To: Allan Gray
Allan Gray, Net1 Hands Off Our Grants
Stop Net1's unlawful grant deductions and accessing the grant recipients database.
Why is this important?
Allan Gray who, through various accounts, holds 15.6% of the issued shared capital of Net1. Allan Gray, similarly to other asset managers, has a publically available policy on how it incorporates sustainability considerations, such as environmental, social and governance issues, into its investment decision-making. Among the factors it lists, as being taken into account when making investment decisions, are the corporate culture and ethics of the companies it invests in. This is interesting given the unethical nature in which Net1 has been stealing from the poor through deductions made from social grant recipients.
Most asset managers forget that they are the custodians of the savings of many South Africans who would be appalled to know that they own shares in Net1 which, it appears, exploits the poorest strata of society to make a profit.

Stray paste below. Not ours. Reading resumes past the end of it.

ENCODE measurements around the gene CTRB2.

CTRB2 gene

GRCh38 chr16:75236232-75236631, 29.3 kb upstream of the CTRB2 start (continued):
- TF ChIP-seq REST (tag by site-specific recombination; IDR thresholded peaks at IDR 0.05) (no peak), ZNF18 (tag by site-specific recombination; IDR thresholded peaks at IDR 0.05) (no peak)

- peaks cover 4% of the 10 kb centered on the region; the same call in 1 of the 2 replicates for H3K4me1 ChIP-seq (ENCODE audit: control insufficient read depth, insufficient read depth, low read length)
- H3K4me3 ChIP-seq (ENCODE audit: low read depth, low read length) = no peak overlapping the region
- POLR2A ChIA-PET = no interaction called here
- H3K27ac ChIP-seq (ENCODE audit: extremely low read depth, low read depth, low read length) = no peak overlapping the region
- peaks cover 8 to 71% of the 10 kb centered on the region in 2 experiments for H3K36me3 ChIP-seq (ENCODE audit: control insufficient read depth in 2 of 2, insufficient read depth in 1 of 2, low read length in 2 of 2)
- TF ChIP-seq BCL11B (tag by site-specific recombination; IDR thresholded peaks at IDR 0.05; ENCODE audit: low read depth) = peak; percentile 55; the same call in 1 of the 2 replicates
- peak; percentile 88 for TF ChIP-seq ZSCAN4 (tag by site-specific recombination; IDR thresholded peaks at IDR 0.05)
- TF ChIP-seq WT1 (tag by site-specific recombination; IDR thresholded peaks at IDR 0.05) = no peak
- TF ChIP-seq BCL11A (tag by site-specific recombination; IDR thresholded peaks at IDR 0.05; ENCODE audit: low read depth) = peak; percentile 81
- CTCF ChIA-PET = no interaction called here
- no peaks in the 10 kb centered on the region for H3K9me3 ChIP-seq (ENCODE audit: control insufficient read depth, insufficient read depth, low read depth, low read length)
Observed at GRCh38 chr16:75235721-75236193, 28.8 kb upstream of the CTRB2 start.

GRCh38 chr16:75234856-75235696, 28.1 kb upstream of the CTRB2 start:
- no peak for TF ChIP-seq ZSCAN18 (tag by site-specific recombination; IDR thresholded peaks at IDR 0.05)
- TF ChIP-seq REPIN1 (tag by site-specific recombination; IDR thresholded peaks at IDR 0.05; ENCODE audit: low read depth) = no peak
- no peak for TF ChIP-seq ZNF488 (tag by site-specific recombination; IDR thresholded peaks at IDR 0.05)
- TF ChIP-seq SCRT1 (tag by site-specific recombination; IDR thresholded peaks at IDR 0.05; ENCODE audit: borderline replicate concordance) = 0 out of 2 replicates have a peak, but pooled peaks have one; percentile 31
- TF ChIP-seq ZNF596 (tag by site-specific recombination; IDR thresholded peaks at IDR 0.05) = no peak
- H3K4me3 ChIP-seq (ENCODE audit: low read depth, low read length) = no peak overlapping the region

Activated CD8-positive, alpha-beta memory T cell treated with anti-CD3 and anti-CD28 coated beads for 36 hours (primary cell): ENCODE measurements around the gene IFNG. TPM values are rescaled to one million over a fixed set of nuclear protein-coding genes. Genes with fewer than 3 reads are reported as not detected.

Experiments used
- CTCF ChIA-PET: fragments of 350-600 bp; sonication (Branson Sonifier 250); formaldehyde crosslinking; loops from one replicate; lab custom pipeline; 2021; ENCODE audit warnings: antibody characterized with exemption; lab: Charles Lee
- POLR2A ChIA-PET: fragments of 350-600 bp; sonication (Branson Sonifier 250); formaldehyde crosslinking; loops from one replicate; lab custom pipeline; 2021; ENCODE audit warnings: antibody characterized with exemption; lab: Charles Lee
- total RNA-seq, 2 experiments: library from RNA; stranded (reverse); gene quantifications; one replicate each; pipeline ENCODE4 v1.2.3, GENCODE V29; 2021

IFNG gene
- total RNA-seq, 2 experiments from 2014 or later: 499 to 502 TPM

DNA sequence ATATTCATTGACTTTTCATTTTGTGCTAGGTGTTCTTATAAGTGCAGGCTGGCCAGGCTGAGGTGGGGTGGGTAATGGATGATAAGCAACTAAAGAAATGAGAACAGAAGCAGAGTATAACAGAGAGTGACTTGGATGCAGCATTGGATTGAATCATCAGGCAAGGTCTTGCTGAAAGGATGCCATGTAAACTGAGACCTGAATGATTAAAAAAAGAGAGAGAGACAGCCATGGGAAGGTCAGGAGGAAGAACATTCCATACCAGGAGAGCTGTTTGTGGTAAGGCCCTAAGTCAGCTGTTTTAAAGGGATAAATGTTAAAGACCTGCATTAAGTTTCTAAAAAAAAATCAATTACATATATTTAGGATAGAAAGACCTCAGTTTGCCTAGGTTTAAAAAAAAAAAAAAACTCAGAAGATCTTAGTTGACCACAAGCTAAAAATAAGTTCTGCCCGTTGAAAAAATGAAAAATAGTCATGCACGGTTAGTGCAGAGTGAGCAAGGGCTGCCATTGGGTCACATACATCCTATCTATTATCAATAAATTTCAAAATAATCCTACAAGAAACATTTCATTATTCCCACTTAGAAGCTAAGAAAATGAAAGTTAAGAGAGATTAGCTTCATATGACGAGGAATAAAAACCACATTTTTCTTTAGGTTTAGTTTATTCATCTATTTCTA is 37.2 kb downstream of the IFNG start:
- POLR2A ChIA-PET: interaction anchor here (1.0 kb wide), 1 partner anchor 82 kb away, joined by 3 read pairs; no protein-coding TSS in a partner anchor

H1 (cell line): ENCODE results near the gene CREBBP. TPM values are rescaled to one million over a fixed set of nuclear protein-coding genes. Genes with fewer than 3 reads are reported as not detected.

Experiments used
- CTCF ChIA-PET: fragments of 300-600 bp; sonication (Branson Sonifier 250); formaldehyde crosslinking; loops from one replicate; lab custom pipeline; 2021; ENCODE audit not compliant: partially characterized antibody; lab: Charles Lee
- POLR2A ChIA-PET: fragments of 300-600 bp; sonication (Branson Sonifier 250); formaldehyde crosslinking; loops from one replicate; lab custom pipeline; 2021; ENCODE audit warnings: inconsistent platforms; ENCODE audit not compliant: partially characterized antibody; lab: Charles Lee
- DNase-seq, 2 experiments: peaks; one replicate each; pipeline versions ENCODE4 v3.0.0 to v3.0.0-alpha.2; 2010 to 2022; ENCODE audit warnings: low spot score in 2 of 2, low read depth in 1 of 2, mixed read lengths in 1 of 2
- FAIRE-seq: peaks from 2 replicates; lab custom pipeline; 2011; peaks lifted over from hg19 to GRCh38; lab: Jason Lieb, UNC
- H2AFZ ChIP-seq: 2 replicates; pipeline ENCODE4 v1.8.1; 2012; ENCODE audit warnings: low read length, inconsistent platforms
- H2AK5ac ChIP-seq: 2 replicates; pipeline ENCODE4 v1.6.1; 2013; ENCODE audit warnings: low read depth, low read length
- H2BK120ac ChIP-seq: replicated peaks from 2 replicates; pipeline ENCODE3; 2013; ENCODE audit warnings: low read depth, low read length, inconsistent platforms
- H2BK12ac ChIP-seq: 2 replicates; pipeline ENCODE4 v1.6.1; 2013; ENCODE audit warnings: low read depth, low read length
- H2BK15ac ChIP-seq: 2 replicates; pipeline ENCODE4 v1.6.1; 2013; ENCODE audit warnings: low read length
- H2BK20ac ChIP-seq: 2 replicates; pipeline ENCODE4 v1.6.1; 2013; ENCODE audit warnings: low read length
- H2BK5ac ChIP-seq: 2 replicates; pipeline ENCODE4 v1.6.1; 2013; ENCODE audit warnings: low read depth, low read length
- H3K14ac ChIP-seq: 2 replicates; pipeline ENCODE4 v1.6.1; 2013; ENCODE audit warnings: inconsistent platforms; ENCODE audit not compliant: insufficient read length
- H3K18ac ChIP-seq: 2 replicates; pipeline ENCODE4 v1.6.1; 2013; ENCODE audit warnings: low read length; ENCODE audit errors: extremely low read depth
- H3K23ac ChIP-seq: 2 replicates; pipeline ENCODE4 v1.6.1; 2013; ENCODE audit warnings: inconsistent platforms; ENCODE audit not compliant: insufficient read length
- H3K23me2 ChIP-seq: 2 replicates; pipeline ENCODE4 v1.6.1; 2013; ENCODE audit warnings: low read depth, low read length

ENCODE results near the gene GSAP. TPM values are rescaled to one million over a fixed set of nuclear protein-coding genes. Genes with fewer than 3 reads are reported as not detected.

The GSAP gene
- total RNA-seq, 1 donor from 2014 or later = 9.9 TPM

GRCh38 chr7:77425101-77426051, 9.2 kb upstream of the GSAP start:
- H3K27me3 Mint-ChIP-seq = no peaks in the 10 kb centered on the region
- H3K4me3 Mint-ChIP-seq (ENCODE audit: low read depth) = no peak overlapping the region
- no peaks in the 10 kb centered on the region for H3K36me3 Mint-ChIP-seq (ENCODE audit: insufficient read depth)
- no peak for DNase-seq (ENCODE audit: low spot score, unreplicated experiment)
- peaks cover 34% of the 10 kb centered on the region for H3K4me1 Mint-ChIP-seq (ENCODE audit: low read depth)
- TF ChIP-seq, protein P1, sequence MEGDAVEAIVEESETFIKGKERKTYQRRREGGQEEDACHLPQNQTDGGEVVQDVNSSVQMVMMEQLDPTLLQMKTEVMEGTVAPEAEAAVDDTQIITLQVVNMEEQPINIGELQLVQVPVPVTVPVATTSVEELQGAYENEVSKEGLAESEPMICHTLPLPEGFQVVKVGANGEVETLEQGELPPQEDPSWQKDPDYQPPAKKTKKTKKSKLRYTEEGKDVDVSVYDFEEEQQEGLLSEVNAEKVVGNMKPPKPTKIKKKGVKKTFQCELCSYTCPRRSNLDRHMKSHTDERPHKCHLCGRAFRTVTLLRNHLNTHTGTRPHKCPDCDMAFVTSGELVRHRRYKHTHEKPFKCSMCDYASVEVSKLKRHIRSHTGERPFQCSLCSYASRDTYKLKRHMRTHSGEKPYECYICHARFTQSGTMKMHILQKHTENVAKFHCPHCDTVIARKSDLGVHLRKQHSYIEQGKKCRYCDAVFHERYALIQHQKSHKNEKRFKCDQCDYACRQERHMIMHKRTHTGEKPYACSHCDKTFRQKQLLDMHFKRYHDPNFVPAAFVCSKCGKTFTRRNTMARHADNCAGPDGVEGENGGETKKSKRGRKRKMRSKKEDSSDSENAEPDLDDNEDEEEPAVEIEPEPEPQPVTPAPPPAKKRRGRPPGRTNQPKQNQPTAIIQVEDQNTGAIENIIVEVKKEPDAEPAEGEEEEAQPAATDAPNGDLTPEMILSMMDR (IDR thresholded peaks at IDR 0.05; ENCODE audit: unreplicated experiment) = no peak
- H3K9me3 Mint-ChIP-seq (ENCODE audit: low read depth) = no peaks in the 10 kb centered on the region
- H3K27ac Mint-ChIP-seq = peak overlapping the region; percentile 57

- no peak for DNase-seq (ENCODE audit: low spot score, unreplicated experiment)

The Sassa saga was an opportunity for Allan Gray and other owners of Net1 to stand up and intervene in the manner in which the situation was handled by Net1 and in the pricing strategies it deployed.
They might not be able to change the business model of Net1 through shareholder activism alone. They can, however, choose not to hold its shares, based on ethical considerations. If more shareholders followed this approach Net1 would be forced to change its business model. 17
The Sassa saga is more than a failure of government to look after the interests of the poor. It is a failure by corporate South Africa to do the same.
Sassa Saga: How CPS cross-sells microloans, insurance and services to poor grant recipients, Magda Wierzycka for The Daily Maverick. March 7, 2017.